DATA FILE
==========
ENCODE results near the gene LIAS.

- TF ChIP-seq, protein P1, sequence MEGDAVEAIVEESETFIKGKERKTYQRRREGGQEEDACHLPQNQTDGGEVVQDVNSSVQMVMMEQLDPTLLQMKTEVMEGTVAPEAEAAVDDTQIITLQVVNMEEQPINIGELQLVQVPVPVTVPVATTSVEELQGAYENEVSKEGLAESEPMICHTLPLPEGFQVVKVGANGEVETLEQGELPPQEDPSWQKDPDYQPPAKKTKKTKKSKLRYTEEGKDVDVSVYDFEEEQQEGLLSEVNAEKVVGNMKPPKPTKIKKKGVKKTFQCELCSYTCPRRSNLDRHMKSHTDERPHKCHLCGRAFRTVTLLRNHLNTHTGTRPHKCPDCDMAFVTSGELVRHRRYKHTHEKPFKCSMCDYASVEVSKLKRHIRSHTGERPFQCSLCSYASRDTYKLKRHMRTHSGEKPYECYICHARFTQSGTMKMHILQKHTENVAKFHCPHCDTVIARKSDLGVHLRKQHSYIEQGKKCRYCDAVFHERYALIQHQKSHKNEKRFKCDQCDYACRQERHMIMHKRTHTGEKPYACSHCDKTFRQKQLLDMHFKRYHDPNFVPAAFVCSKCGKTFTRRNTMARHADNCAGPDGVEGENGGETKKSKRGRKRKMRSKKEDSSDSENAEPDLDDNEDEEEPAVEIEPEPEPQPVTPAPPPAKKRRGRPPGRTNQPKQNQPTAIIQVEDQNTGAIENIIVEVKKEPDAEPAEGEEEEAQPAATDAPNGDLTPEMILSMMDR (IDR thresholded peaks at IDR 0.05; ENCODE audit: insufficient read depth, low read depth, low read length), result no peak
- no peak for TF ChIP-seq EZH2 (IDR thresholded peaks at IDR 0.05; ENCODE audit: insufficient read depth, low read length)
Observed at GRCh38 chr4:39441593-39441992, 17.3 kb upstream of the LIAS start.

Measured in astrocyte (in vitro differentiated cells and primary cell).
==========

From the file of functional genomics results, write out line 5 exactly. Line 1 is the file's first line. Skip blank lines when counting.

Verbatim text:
Measured in astrocyte (in vitro differentiated cells and primary cell).